Waterjet High Pressure Pumps – Pump pulsations

By Dr. David A. Summers, Curators’ Professor at Missouri University of Science & Technology

KMT Waterjet Systems Weekly Waterjet Blog

KMT Waterjet Systems Weekly Waterjet Blog


High-pressure pumps generally draw water into a cylindrical cavity and then expel it with a reciprocating piston. There are a number of different ways in which the piston can be driven. It can be connected eccentrically to a rotating shaft, so that, as the shaft rotates, the piston is pushed in and out. The pistons can be moved by the rotation of an inclined plate, so that, as the plate rotates, so the pistons are displaced.

Basic Components of a Swash Plate Pump

Figure 1. Basic Components of a Swash Plate Pump (after Sugino et al, 9th International Waterjet Symposium, Sendai, Japan, 1988)

And, more commonly at higher pressures, the piston can be of a dual size, so that, as a lower pressure fluid on one side of the piston pushes forward, so a higher pressure fluid on the smaller end of the piston is driven into the outlet manifold, and out of the pump. This latter pump design has become commonly known as an Intensifier Pump. The simplified basis for its operation might be shown using the line drawing that was used earlier.

Simplified Sketch showing the operation of an intensifier

Figure 2. Simplified Sketch showing the operation of an intensifier

When the intensifier is built, the simplified beauty of its construction is more evident.

Partially sectioned 90,000 psi intensifier showing the components and the small end of the reciprocating piston

Figure 3. Partially sectioned 90,000 psi intensifier showing the components and the small end of the reciprocating piston (Courtesy of KMT Waterjet Systems)

However, what I would like to discuss today is what happens when the pistons in these cylinders reaches the ends of their stroke, and it is a little easier to use an Intensifier as a starting point for this discussion, although (as I will show) it also relates to the other designs of high-pressure pumps that also use pistons.

Consider if there was only one side to the piston, rather than it producing high pressure in both directions. This design is known as a single acting Intensifier, and it might, schematically, look like this:

Simplified schematic of a single-acting Intensifier

Figure 4. Simplified schematic of a single-acting Intensifier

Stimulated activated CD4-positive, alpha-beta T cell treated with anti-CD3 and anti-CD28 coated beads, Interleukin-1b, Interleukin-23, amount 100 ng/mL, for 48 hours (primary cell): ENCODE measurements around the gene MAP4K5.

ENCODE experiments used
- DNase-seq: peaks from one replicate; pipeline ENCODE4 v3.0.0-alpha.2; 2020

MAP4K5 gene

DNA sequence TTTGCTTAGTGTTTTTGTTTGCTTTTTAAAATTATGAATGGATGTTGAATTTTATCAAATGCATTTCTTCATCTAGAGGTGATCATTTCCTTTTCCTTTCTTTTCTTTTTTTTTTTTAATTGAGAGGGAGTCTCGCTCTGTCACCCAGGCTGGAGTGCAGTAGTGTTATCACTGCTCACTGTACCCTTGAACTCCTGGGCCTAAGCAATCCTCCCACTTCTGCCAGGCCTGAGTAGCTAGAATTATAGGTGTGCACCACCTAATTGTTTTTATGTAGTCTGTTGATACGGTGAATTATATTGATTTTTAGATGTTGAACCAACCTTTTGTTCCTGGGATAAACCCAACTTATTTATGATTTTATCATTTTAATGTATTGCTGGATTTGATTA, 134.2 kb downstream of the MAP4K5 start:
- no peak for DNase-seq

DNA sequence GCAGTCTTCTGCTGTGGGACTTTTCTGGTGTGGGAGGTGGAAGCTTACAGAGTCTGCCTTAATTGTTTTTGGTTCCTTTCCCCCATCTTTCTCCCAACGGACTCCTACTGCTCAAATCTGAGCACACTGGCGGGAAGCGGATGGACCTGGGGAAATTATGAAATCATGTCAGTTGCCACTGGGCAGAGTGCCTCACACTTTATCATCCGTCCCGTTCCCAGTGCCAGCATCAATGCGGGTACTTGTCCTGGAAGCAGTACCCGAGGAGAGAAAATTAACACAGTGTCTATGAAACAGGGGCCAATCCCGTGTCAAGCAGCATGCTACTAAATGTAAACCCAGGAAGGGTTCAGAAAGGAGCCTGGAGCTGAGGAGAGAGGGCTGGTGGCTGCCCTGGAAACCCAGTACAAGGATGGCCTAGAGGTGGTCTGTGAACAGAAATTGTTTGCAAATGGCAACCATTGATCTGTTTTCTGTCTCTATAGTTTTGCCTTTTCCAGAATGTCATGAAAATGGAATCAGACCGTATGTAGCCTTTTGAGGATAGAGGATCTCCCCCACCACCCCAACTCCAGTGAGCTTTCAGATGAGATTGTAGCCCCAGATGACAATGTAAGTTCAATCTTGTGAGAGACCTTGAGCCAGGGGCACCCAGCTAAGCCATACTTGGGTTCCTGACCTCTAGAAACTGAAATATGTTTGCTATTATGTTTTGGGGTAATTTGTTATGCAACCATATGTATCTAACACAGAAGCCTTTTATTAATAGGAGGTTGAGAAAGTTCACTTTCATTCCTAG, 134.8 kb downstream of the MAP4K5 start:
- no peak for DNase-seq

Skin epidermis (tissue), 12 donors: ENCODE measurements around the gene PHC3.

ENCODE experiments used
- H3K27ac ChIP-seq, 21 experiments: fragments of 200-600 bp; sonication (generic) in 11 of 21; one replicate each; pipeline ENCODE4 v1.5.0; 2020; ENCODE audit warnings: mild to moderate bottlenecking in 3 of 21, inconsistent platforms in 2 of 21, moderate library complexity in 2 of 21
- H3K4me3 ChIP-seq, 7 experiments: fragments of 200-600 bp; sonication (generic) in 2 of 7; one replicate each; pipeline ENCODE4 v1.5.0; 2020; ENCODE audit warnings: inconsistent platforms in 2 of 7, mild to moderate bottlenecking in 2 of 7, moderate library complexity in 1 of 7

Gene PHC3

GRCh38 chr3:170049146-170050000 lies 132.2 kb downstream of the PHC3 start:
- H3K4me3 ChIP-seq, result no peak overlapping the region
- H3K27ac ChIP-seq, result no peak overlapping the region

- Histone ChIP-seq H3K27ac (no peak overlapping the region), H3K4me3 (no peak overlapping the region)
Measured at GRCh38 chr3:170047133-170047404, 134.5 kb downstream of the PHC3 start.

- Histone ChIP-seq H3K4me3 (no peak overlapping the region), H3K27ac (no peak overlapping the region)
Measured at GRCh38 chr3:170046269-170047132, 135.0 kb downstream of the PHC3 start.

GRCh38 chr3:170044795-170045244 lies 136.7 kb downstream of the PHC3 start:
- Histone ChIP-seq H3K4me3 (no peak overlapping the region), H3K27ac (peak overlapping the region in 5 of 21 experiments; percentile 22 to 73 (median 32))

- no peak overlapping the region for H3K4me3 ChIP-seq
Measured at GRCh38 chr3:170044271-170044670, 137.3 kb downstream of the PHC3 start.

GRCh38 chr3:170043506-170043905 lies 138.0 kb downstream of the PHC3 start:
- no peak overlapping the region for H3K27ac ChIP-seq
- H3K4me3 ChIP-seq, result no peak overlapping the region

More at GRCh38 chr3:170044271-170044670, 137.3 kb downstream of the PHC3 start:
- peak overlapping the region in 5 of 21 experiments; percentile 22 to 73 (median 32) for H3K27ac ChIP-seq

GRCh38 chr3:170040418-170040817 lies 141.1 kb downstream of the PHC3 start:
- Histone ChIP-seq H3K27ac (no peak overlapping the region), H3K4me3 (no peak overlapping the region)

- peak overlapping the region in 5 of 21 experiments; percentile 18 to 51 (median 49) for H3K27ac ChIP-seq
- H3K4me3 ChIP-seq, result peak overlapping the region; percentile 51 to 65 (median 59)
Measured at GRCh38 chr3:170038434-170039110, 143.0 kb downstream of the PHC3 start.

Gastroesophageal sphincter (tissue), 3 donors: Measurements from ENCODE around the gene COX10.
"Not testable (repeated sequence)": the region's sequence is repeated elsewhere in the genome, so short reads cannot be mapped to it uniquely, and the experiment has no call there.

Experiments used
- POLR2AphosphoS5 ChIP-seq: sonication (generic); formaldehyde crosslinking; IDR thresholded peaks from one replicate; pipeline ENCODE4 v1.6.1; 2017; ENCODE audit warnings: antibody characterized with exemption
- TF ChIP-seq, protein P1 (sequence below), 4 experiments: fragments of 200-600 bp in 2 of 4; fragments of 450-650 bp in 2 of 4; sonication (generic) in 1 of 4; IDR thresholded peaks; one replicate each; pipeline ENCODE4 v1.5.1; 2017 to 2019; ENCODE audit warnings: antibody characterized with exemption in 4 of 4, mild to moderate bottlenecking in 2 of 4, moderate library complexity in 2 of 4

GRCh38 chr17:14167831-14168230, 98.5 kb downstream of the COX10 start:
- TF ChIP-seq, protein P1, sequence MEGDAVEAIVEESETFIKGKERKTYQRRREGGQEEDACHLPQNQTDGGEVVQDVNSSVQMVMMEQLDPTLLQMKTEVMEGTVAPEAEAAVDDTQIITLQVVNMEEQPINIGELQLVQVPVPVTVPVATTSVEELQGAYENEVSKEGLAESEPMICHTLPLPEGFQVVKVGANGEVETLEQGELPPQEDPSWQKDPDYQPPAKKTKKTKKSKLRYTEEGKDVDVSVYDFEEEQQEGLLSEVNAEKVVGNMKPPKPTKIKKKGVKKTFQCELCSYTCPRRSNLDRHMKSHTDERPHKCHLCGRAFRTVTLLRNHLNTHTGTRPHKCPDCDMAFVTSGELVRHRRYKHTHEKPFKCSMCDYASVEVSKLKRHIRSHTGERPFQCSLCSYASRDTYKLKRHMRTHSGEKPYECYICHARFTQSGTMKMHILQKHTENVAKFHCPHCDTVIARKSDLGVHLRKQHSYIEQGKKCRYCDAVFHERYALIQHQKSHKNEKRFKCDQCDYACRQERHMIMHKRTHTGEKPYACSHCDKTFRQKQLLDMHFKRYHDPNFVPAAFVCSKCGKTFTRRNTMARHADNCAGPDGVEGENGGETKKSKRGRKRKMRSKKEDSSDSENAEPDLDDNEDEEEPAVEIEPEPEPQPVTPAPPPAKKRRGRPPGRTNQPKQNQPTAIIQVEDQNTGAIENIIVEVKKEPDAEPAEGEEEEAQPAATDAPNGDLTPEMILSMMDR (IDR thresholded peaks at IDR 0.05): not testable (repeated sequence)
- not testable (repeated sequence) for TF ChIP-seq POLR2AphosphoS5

As the piston starts to move from the right-hand side of the cylinder toward the left, driven by the pressure on the large side of the piston, it displaces water from the smaller diameter cylinder on the left. Assume that the area ratio is 20:1 and that the low-pressure fluid is entering at 5,000 psi, then, simplistically, the fluid in the high pressure pump chamber will be discharged at 100,000 psi. But not immediately!

The outlet valve has been set, so that it will not open until the fluid has reached the required discharge pressure, and this will require a small initial movement of the piston (perhaps around 12%) to compress the water and raise it to that pressure before the valve opens. And, with a single intensifier piston, when the piston has moved all the way to the left and the high pressure end is emptied of water, then there will be no more flow from that cylinder, until the piston has been pushed back to the far end of the cylinder, and the process is ready to start again.

Some of that problem of continuous flow is overcome when the single-acting intensifier is made dual-acting, because at the end of the stroke to the left, fluid has entered the chamber on the right, and when the piston starts its return journey the cylinder on the right will discharge high pressure fluid. But again not immediately!

One way of overcoming this is to use two single-acting pistons, but with a drive that is timed (phased) so that the second piston starts to move just before the first piston reaches the end of its stroke. This takes out the dead time during the directional change. The two can be compared:

Difference in the pulsation between a phased set of single acting intensifiers, and a double-acting unit

Figure 5. Difference in the pulsation between a phased set of single acting intensifiers, and a double-acting unit. (Singh et al 11th International Waterjet Conference, 1992)